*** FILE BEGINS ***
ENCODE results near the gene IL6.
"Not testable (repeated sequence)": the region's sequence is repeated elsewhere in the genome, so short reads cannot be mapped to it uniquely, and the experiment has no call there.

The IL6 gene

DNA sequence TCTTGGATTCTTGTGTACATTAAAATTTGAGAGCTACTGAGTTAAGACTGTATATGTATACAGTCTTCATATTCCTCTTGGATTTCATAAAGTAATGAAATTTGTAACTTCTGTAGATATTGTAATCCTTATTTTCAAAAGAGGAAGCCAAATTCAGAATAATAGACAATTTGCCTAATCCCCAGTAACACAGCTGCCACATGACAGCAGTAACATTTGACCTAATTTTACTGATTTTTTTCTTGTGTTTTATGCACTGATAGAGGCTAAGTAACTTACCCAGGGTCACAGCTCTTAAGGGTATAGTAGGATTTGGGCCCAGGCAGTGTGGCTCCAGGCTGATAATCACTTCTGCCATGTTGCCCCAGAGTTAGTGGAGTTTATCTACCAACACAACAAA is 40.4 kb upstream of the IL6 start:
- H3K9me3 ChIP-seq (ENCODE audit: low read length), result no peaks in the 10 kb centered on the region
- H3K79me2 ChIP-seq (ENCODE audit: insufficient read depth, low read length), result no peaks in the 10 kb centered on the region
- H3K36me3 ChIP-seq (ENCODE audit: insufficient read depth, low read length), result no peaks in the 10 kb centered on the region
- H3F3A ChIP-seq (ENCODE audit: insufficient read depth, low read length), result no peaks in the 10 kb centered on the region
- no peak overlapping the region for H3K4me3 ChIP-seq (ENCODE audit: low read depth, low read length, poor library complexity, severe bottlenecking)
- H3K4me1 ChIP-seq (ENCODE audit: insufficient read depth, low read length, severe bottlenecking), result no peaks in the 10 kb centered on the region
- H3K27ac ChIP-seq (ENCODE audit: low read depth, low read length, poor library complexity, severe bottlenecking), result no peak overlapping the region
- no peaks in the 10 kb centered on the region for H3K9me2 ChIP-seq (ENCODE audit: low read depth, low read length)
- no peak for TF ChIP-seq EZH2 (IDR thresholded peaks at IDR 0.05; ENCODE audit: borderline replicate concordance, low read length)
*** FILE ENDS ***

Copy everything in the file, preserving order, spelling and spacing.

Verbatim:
ENCODE results near the gene IL6.
"Not testable (repeated sequence)": the region's sequence is repeated elsewhere in the genome, so short reads cannot be mapped to it uniquely, and the experiment has no call there.

The IL6 gene

DNA sequence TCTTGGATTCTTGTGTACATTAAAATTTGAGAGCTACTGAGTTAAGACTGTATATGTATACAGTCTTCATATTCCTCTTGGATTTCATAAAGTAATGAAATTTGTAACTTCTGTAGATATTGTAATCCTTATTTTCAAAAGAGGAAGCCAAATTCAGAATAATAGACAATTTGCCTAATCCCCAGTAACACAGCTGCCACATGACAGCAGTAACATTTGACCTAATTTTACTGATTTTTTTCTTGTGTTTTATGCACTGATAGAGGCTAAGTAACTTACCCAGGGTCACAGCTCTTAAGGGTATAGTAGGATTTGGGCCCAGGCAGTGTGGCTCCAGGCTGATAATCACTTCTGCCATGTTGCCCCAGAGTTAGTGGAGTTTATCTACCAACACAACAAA is 40.4 kb upstream of the IL6 start:
- H3K9me3 ChIP-seq (ENCODE audit: low read length), result no peaks in the 10 kb centered on the region
- H3K79me2 ChIP-seq (ENCODE audit: insufficient read depth, low read length), result no peaks in the 10 kb centered on the region
- H3K36me3 ChIP-seq (ENCODE audit: insufficient read depth, low read length), result no peaks in the 10 kb centered on the region
- H3F3A ChIP-seq (ENCODE audit: insufficient read depth, low read length), result no peaks in the 10 kb centered on the region
- no peak overlapping the region for H3K4me3 ChIP-seq (ENCODE audit: low read depth, low read length, poor library complexity, severe bottlenecking)
- H3K4me1 ChIP-seq (ENCODE audit: insufficient read depth, low read length, severe bottlenecking), result no peaks in the 10 kb centered on the region
- H3K27ac ChIP-seq (ENCODE audit: low read depth, low read length, poor library complexity, severe bottlenecking), result no peak overlapping the region
- no peaks in the 10 kb centered on the region for H3K9me2 ChIP-seq (ENCODE audit: low read depth, low read length)
- no peak for TF ChIP-seq EZH2 (IDR thresholded peaks at IDR 0.05; ENCODE audit: borderline replicate concordance, low read length)